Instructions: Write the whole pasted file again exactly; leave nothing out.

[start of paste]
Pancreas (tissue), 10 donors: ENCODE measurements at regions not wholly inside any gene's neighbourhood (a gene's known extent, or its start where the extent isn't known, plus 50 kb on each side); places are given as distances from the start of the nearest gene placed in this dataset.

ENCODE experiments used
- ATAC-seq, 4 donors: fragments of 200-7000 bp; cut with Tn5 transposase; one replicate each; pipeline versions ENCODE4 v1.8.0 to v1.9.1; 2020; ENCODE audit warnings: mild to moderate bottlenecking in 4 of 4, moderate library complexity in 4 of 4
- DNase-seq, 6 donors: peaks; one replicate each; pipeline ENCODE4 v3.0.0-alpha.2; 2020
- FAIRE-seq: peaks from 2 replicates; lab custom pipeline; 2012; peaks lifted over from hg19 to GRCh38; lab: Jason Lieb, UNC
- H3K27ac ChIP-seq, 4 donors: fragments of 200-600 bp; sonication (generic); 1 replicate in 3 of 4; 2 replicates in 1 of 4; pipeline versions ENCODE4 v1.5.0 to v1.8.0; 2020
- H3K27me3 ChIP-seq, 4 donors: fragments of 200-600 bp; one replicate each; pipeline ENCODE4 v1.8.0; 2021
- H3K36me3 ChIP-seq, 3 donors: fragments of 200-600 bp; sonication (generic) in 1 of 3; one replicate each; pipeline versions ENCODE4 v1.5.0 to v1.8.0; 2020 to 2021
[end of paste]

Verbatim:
Pancreas (tissue), 10 donors: ENCODE measurements at regions not wholly inside any gene's neighbourhood (a gene's known extent, or its start where the extent isn't known, plus 50 kb on each side); places are given as distances from the start of the nearest gene placed in this dataset.

ENCODE experiments used
- ATAC-seq, 4 donors: fragments of 200-7000 bp; cut with Tn5 transposase; one replicate each; pipeline versions ENCODE4 v1.8.0 to v1.9.1; 2020; ENCODE audit warnings: mild to moderate bottlenecking in 4 of 4, moderate library complexity in 4 of 4
- DNase-seq, 6 donors: peaks; one replicate each; pipeline ENCODE4 v3.0.0-alpha.2; 2020
- FAIRE-seq: peaks from 2 replicates; lab custom pipeline; 2012; peaks lifted over from hg19 to GRCh38; lab: Jason Lieb, UNC
- H3K27ac ChIP-seq, 4 donors: fragments of 200-600 bp; sonication (generic); 1 replicate in 3 of 4; 2 replicates in 1 of 4; pipeline versions ENCODE4 v1.5.0 to v1.8.0; 2020
- H3K27me3 ChIP-seq, 4 donors: fragments of 200-600 bp; one replicate each; pipeline ENCODE4 v1.8.0; 2021
- H3K36me3 ChIP-seq, 3 donors: fragments of 200-600 bp; sonication (generic) in 1 of 3; one replicate each; pipeline versions ENCODE4 v1.5.0 to v1.8.0; 2020 to 2021